Think about it: A venemous duck-billed, beaver-tailed, otter-footed egg-laying mammal really shouldn’t exist. It’s no wonder that the european naturalists who first discovered the thing at first thought it was some kind of elaborate practical joke.
But the platypus does exist, last surviving member of its genus, and the remarkably well-adapted anchor of the Australian wetlands.
The point is this: Many of the most disruptive social innovations of all time have been playpuses–unexpected, even illogical ideas that reasonably shouldn’t exist. Like banks for people with literally nothing to put in them. Or peasant farmers who give eye exams. Or college textbooks you give away for free.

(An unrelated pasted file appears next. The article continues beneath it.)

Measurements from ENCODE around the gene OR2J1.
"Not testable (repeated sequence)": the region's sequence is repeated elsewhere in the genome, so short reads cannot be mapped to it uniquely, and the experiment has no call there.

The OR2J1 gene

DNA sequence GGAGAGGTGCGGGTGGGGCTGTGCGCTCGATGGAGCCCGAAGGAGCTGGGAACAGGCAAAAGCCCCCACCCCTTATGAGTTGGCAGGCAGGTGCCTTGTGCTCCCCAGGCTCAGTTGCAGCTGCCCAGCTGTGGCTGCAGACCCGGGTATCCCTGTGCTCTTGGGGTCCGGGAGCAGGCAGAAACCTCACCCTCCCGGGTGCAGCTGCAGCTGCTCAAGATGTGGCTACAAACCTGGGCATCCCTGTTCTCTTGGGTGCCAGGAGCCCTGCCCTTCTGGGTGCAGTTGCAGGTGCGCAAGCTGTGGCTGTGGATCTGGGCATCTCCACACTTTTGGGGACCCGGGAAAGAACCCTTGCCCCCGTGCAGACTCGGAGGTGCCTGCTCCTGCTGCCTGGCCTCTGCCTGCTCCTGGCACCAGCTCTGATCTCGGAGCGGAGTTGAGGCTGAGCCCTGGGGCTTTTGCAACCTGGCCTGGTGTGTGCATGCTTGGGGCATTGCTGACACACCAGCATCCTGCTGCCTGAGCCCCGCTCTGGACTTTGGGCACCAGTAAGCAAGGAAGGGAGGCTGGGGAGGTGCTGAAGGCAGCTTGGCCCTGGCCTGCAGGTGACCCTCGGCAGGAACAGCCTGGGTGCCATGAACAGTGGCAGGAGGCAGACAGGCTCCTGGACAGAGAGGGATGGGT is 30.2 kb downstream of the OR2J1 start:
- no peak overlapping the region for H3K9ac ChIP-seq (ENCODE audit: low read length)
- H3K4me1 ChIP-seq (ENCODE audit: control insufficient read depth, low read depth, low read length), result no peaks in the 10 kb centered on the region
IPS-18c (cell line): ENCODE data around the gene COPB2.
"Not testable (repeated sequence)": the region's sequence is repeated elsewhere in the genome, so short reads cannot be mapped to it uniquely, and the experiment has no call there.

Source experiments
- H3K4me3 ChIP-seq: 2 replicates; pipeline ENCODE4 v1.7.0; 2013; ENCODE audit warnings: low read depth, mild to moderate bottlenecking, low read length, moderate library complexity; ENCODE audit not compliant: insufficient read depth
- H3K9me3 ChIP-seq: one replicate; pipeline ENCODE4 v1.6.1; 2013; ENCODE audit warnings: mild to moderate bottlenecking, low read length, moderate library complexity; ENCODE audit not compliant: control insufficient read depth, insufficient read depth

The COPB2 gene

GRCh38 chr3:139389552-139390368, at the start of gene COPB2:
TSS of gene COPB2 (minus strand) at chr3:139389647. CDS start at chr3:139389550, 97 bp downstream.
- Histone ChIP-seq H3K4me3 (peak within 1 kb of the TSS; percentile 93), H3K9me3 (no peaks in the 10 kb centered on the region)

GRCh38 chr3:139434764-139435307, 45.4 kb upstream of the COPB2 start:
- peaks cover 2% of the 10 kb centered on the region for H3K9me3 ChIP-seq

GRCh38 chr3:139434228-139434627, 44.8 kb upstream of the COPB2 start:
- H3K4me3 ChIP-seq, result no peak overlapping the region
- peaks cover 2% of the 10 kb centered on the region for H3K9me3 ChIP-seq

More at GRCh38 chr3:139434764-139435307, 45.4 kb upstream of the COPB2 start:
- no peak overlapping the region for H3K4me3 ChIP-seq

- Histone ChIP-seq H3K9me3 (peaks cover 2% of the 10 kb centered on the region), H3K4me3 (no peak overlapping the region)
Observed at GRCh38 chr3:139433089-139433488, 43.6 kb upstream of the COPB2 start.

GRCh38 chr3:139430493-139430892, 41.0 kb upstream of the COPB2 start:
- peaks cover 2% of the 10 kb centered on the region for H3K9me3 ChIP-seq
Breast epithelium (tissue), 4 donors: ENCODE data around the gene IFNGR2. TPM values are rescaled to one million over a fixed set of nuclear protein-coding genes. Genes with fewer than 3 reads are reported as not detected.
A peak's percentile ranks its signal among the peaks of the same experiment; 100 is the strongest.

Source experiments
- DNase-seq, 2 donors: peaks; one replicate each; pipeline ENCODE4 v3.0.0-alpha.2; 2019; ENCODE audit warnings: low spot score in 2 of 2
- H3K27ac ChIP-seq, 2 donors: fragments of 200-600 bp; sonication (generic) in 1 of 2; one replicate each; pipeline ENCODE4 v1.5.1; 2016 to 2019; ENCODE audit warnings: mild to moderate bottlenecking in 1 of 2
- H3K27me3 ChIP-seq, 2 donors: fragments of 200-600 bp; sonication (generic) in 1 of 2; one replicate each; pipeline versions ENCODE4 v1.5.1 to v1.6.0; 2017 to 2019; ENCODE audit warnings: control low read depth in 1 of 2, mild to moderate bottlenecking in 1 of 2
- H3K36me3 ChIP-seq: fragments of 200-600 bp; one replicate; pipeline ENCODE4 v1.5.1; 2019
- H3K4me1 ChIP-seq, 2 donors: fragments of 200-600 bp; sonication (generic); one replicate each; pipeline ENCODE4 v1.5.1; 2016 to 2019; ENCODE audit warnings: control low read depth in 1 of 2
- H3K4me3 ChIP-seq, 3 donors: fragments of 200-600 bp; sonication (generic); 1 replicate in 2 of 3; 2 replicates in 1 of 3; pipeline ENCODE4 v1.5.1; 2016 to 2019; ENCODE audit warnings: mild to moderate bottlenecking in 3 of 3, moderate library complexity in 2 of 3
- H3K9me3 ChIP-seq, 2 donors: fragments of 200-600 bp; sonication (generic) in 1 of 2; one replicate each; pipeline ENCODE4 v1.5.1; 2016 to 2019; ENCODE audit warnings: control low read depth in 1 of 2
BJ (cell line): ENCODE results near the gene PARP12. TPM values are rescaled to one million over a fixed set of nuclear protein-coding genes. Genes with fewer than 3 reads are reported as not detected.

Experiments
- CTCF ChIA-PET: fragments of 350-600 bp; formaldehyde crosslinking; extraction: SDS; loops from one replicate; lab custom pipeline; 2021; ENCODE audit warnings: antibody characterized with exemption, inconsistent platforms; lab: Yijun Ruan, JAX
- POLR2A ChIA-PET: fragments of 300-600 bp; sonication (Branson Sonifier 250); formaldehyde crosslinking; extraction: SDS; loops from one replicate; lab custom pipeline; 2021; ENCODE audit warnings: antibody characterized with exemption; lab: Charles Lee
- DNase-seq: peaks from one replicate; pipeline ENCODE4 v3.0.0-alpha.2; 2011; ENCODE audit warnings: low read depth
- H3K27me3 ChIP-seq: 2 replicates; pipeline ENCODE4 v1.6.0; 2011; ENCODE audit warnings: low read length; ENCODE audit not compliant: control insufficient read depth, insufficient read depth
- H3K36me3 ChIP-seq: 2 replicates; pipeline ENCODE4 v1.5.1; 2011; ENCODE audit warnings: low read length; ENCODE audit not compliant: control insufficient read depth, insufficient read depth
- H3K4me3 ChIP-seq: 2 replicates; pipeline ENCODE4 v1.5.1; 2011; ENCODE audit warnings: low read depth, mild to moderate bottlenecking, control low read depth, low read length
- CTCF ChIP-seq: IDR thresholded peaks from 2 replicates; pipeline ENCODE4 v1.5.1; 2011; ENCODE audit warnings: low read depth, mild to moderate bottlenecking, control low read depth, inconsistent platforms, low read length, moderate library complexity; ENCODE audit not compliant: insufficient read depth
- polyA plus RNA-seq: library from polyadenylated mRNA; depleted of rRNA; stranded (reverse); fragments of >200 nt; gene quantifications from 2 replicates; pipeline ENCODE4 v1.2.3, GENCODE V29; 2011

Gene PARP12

Each of these organizations, and many who will yet change the face of social entrepreneurship have adapted like the platypus–in some ways to better function in their environments (with webbed feet and self-sealing nostrils) and some in ways that help them shape that environment (like the beaver tail, or even the venom.)
One might argue that you have to be a platypus to make in the space.
But this much is sure. Any platypus out there can relate to the classic Ghandi quote that for me was the crux of David’s talk: “First, they ignore you, then they laugh at you, then they fight you, then you win.”
Long live the platypus.